Ask H&H: groom – employed or self-employed?

  • Q: I have a groom who works part-time at another yard, as well as mine. I pay her gross by cheque every week. I thought she was self-employed, but, as there is no written contract between us, I am concerned she might be my employee. Should I be worried?
    SK, Lancs

    THE question of whether or not your groom is your employee depends entirely on the nature of her relationship with you. She is not automatically deemed self-employed because she also works at another yard and you pay her by cheque rather than via a payroll, says solicitor Melissa Paz of Withers LLP.

    Melissa advises considering the relevance of all the factors listed below to identify your groom’s work status.

    Your groom may be an employee if there is:

    • Control: the greater the degree of control you exercise, or are entitled to exercise, over your groom, the greater the likelihood of her being your employee. “Control” may be over what work is done, when it is done and/or how it is done.

    • Mutuality of obligation: for employment to exist, there must be an obligation on the part of your groom to work and an obligation on your part to pay for that work.

    • Provision of equipment: if you provide a significant amount of equipment that is fundamental to the role, this points towards the groom being your employee.

    • Basis of payment: employees tend to be paid a fixed wage or salary by the week or month and often qualify for additional payments such as overtime or bonuses. Paying your groom weekly points towards her being your employee.

    • Integration: if your groom is part and parcel of your yard — for example, managing other members of staff — this indicates employment.

    • Benefits: employees are often entitled to sick pay, holiday pay, pensions and expenses.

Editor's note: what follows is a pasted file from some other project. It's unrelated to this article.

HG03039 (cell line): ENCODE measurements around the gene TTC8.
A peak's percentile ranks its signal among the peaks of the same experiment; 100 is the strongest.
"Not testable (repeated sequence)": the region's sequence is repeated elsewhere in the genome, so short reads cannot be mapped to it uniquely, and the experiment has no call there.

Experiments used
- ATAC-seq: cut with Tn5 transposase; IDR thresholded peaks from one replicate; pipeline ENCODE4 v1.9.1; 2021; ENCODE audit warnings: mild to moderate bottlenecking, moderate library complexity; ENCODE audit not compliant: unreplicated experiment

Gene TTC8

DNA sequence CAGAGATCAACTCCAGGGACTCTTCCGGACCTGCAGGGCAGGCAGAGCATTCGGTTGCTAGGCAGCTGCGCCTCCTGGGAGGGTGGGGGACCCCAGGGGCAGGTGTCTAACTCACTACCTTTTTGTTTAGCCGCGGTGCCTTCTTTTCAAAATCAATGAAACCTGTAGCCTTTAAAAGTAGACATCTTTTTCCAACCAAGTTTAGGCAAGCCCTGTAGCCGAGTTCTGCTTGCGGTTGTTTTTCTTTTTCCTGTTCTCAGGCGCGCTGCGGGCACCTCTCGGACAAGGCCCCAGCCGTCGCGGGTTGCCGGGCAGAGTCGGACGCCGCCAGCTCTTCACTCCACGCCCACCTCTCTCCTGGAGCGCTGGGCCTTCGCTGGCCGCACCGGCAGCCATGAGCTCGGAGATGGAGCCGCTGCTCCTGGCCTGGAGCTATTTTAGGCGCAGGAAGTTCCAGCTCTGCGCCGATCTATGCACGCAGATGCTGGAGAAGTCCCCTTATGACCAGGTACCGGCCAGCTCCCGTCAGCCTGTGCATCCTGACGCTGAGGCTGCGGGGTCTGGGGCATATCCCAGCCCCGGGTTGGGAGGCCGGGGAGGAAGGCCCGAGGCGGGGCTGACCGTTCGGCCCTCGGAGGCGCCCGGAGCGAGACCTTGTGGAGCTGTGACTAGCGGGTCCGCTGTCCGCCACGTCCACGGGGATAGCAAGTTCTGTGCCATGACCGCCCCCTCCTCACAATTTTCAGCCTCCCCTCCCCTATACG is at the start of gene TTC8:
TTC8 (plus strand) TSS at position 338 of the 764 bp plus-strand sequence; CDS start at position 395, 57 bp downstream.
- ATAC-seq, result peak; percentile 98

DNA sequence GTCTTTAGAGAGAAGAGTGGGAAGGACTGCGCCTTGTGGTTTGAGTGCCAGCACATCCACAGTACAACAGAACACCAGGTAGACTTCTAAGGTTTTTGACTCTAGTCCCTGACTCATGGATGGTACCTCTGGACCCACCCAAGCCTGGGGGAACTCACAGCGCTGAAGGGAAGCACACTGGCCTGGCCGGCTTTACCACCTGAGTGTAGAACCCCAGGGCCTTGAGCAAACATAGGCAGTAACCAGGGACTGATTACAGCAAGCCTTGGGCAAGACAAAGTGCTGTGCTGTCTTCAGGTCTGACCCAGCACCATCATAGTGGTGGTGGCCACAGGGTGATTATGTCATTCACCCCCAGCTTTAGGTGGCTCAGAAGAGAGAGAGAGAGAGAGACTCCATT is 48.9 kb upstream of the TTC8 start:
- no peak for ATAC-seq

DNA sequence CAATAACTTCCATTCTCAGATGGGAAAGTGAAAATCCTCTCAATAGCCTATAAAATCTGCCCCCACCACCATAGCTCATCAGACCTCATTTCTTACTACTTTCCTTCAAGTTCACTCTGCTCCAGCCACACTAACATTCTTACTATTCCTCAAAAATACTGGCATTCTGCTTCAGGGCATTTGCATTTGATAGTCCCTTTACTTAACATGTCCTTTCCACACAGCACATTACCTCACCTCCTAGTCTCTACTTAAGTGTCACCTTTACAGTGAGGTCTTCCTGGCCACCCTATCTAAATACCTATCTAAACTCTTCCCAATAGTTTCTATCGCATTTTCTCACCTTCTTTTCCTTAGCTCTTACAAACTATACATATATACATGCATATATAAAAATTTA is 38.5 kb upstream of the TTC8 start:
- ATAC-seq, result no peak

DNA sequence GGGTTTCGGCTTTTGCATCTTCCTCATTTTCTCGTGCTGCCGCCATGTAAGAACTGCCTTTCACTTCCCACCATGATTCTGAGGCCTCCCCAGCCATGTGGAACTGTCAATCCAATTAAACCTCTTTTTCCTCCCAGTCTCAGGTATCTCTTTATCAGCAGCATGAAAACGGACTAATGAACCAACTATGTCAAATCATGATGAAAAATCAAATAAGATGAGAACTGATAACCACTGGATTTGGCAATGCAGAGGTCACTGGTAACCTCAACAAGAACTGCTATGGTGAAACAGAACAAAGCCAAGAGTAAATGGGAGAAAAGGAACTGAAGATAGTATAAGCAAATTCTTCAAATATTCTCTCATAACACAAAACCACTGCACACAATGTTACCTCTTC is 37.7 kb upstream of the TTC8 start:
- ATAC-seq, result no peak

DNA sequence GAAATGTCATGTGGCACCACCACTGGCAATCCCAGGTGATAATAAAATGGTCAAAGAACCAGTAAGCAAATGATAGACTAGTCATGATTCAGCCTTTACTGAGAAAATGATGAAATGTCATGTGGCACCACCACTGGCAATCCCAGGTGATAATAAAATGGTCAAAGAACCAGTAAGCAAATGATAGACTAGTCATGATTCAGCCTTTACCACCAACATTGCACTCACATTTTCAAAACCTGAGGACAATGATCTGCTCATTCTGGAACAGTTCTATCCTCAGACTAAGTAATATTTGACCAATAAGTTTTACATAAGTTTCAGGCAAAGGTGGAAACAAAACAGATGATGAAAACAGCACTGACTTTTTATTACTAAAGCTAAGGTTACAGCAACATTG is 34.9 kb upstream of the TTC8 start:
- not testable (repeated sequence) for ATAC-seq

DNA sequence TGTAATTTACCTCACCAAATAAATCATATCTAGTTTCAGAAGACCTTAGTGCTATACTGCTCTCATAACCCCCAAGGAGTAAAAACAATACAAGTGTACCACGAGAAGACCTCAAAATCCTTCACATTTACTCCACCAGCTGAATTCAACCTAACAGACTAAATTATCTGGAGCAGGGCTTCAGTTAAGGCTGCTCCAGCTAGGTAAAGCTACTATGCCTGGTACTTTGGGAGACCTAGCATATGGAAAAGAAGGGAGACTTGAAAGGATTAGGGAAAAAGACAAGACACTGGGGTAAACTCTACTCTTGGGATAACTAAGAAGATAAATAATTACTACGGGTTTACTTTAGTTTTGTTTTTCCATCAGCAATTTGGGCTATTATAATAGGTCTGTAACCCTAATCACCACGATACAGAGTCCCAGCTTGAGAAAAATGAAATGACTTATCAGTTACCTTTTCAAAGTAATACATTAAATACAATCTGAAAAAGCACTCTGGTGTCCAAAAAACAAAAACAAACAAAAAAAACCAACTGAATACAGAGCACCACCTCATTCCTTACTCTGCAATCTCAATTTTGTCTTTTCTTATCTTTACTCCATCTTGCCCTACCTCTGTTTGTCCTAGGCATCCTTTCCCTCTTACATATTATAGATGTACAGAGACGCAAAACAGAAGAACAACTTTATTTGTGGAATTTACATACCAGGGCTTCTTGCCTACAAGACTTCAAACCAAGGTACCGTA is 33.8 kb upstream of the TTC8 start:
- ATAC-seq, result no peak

• Length of engagement: long periods working at one place can be typical of employment.

    Your groom may be self-employed if there is:

    • Personal service: if your groom can hire somebody else to do her job.

    • Financial risk: if your groom risks her own money by, for example, buying equipment needed for the job.

    Melissa also states that another important area is your intention — whether or not you intend to employ the groom. And she suggests you discuss this with her. Once you have both agreed on whether she is employed or not, Melissa advises that you draw up a written contract.

    “It is common for owners not to have written contracts with their grooms, but this is dangerous,” she warns. “A contract records the intention of both parties. This the most important factor, and may well be decisive in determining employment status.”


    For legal advice contact Withers LLP (tel: 020 7597 6000) www.withersworldwide.com

    This Q&A was first published in Horse & Hound (24 August, ’06)

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